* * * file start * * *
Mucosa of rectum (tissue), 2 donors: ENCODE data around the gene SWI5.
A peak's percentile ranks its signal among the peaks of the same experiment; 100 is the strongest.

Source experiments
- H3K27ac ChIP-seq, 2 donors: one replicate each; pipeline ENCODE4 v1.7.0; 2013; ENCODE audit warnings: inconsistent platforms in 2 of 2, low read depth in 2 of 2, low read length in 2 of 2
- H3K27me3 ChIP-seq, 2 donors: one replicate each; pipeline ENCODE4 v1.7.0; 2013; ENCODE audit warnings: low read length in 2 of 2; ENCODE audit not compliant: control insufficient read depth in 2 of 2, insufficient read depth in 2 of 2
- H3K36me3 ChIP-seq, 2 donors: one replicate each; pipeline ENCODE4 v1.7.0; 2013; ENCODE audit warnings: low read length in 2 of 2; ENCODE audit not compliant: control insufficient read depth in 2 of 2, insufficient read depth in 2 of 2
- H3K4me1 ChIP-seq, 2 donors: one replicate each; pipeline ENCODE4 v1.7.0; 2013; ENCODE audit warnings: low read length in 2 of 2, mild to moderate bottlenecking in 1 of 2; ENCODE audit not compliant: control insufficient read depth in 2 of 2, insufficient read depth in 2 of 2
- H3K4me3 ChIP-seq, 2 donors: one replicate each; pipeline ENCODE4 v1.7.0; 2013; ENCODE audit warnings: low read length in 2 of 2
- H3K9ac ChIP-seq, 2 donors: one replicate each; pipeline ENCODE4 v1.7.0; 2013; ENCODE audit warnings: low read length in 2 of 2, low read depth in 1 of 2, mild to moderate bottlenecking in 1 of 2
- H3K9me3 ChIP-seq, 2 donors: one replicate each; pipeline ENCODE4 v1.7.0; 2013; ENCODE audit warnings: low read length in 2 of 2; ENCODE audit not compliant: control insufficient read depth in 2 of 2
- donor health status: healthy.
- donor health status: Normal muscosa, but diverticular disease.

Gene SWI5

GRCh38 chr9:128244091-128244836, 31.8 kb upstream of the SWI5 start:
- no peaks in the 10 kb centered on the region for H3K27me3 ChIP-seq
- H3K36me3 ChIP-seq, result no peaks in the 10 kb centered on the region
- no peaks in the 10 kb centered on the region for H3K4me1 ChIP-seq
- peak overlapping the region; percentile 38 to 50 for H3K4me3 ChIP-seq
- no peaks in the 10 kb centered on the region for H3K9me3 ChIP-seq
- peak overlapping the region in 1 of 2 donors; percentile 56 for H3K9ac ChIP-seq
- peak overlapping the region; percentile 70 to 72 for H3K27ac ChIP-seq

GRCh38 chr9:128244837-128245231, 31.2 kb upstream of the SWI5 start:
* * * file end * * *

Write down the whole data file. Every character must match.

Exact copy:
Mucosa of rectum (tissue), 2 donors: ENCODE data around the gene SWI5.
A peak's percentile ranks its signal among the peaks of the same experiment; 100 is the strongest.

Source experiments
- H3K27ac ChIP-seq, 2 donors: one replicate each; pipeline ENCODE4 v1.7.0; 2013; ENCODE audit warnings: inconsistent platforms in 2 of 2, low read depth in 2 of 2, low read length in 2 of 2
- H3K27me3 ChIP-seq, 2 donors: one replicate each; pipeline ENCODE4 v1.7.0; 2013; ENCODE audit warnings: low read length in 2 of 2; ENCODE audit not compliant: control insufficient read depth in 2 of 2, insufficient read depth in 2 of 2
- H3K36me3 ChIP-seq, 2 donors: one replicate each; pipeline ENCODE4 v1.7.0; 2013; ENCODE audit warnings: low read length in 2 of 2; ENCODE audit not compliant: control insufficient read depth in 2 of 2, insufficient read depth in 2 of 2
- H3K4me1 ChIP-seq, 2 donors: one replicate each; pipeline ENCODE4 v1.7.0; 2013; ENCODE audit warnings: low read length in 2 of 2, mild to moderate bottlenecking in 1 of 2; ENCODE audit not compliant: control insufficient read depth in 2 of 2, insufficient read depth in 2 of 2
- H3K4me3 ChIP-seq, 2 donors: one replicate each; pipeline ENCODE4 v1.7.0; 2013; ENCODE audit warnings: low read length in 2 of 2
- H3K9ac ChIP-seq, 2 donors: one replicate each; pipeline ENCODE4 v1.7.0; 2013; ENCODE audit warnings: low read length in 2 of 2, low read depth in 1 of 2, mild to moderate bottlenecking in 1 of 2
- H3K9me3 ChIP-seq, 2 donors: one replicate each; pipeline ENCODE4 v1.7.0; 2013; ENCODE audit warnings: low read length in 2 of 2; ENCODE audit not compliant: control insufficient read depth in 2 of 2
- donor health status: healthy.
- donor health status: Normal muscosa, but diverticular disease.

Gene SWI5

GRCh38 chr9:128244091-128244836, 31.8 kb upstream of the SWI5 start:
- no peaks in the 10 kb centered on the region for H3K27me3 ChIP-seq
- H3K36me3 ChIP-seq, result no peaks in the 10 kb centered on the region
- no peaks in the 10 kb centered on the region for H3K4me1 ChIP-seq
- peak overlapping the region; percentile 38 to 50 for H3K4me3 ChIP-seq
- no peaks in the 10 kb centered on the region for H3K9me3 ChIP-seq
- peak overlapping the region in 1 of 2 donors; percentile 56 for H3K9ac ChIP-seq
- peak overlapping the region; percentile 70 to 72 for H3K27ac ChIP-seq

GRCh38 chr9:128244837-128245231, 31.2 kb upstream of the SWI5 start: